SYDNEY, March 29 (Reuters) - The Islamic Financial Services Board (IFSB) has proposed a new standard covering the regulation of sharia-compliant capital market products, posing a challenge for regulators, issuers and intermediaries working on Islamic bonds, or sukuk.
The exposure draft from the IFSB, one of the main standard-setting bodies in Islamic finance, represents the most detailed effort to rein in claims of sharia non-compliance and clarify resolution of disputes in sukuk deals.
Such issues have gained prominence over the past year after a company in the United Arab Emirates stopped payments on a $700 million sukuk, arguing the transaction no longer complied with Islamic principles.
That triggered a legal dispute in both the English and UAE courts.
The Malaysia-based IFSB has previously issued guidelines for disclosure of Islamic capital market products, but the new standard extends responsibilities to national regulators.
Sukuk should be subject to specific disclosure requirements to clarify all aspects of sharia compliance, including remedial processes, governing laws that guides disputes and courts where cases will be heard.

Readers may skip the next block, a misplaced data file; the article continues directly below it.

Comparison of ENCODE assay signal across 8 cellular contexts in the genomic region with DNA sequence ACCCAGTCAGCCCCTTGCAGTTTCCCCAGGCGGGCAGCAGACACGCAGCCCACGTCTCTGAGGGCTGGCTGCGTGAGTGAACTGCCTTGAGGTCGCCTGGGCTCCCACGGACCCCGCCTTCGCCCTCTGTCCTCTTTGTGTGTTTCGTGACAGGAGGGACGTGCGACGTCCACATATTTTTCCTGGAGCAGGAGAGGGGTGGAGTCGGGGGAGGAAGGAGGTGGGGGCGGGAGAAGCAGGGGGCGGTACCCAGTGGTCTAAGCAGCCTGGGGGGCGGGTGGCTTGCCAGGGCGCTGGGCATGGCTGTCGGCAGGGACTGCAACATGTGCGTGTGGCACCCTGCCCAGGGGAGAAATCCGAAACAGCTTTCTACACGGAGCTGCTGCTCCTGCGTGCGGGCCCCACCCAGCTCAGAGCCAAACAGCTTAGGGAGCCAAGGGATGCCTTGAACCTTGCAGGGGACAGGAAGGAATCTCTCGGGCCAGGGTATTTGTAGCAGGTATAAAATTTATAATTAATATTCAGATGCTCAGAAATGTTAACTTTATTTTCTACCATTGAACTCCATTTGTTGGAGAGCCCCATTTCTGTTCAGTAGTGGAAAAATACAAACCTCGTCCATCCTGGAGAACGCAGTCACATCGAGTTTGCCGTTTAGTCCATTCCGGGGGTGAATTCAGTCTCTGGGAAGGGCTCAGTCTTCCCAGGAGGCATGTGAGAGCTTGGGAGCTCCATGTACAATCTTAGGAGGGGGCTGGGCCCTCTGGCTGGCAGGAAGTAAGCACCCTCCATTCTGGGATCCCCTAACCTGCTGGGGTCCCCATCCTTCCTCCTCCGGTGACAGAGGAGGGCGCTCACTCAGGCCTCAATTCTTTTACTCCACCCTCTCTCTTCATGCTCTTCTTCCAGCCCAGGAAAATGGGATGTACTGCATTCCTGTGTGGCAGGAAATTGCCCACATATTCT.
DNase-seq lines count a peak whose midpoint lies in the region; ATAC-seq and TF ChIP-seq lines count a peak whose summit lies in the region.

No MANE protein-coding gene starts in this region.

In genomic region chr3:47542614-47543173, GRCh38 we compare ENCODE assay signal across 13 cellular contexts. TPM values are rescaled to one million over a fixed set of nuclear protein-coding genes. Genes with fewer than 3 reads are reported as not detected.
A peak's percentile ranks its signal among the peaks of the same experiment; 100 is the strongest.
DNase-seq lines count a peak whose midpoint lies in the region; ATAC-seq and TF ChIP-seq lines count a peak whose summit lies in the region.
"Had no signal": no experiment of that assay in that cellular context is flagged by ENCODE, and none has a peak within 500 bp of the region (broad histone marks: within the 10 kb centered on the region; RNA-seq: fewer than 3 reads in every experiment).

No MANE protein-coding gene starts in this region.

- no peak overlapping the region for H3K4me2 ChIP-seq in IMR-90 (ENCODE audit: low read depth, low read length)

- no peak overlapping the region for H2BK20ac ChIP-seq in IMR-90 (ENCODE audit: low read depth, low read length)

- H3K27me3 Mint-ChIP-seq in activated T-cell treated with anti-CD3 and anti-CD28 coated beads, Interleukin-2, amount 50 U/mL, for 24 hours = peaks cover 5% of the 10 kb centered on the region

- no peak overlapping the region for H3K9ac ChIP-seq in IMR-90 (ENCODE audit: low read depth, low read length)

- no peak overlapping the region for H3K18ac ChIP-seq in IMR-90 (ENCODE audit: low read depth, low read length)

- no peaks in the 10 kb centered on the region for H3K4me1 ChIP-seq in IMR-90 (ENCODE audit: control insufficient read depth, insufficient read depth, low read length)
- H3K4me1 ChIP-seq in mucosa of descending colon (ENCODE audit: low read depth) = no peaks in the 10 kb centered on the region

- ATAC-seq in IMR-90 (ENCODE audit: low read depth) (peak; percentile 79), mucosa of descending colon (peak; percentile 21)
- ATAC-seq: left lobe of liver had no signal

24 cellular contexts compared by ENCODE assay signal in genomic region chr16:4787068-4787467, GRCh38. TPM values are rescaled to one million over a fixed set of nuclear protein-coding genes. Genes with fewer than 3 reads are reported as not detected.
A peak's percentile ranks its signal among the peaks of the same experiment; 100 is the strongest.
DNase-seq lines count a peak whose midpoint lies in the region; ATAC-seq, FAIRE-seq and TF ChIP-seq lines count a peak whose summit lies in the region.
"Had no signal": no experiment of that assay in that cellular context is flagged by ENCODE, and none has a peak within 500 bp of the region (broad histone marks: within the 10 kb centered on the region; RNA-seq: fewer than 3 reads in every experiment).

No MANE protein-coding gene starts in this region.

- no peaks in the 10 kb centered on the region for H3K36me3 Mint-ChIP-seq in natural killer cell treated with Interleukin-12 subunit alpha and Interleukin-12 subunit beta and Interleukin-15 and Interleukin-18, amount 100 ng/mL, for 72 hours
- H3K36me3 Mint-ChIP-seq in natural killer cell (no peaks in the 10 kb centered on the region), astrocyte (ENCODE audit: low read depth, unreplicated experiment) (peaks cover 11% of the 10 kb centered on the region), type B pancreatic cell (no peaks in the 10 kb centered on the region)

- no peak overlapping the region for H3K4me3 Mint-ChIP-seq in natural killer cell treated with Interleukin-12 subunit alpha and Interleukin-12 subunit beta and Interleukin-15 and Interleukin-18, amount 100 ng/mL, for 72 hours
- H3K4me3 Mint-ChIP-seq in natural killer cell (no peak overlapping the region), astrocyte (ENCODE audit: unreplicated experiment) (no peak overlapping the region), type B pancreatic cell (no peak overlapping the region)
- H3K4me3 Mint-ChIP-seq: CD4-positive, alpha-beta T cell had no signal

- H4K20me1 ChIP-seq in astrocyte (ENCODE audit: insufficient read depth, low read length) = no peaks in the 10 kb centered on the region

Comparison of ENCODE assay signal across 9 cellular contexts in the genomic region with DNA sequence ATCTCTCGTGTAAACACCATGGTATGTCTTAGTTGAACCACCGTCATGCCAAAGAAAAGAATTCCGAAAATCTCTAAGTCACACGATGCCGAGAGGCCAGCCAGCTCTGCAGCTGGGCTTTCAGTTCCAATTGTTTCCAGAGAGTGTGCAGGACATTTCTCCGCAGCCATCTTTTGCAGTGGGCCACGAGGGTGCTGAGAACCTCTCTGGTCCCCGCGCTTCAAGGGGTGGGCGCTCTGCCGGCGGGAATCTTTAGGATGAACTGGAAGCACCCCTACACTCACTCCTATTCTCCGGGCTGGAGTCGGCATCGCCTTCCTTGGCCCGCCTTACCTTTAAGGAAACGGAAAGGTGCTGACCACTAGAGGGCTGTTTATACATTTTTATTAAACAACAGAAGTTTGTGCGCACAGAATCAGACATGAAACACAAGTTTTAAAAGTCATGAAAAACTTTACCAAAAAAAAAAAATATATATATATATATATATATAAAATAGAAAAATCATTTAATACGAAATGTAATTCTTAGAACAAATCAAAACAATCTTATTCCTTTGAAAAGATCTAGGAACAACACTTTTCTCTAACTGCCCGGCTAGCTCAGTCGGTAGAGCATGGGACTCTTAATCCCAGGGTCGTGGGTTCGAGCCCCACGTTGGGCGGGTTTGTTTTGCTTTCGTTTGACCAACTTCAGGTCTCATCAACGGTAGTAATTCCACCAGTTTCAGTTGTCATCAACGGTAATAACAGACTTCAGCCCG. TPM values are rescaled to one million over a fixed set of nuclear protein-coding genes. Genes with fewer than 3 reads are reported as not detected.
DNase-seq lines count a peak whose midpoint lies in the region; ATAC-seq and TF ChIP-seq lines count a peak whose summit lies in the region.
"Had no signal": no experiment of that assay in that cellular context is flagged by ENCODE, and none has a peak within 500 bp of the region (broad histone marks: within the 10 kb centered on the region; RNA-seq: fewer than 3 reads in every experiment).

This is important for investors wishing to gauge the legal treatment of such contracts, specifically on how courts will handle sharia-related arguments, the IFSB said.
Issuers of sukuk and the financial intermediaries that market and distribute them should be required to disclose material changes affecting the sharia compliance of a product.
Regulators would also have to ensure cooperation arrangements with other jurisdictions to manage cross-border cases in which there may be differing interpretations of Islamic principles.
“In jurisdictions where courts are not bound to apply sharia in interpreting contracts, disclosure should state that courts would be expected to apply the relevant national law rather than sharia principles in interpreting the sukuk contracts,” the IFSB said.
The new standard stipulates that disclosures should extend to the sharia review process of sukuk, any rulings issued by scholars and clarify any deficiency or limitations in the underlying assets of the sukuk.
They should also provide sufficient clarity on the flow of funds and any mechanism for the transfer of assets at the time of issuance and at redemption.
The IFSB also issued an exposure draft covering Islamic insurance and a revised standard on disclosures for Islamic banks, setting a two month public consultation period. (Reporting by Bernardo Vizcaino; Editing by Eric Meijer)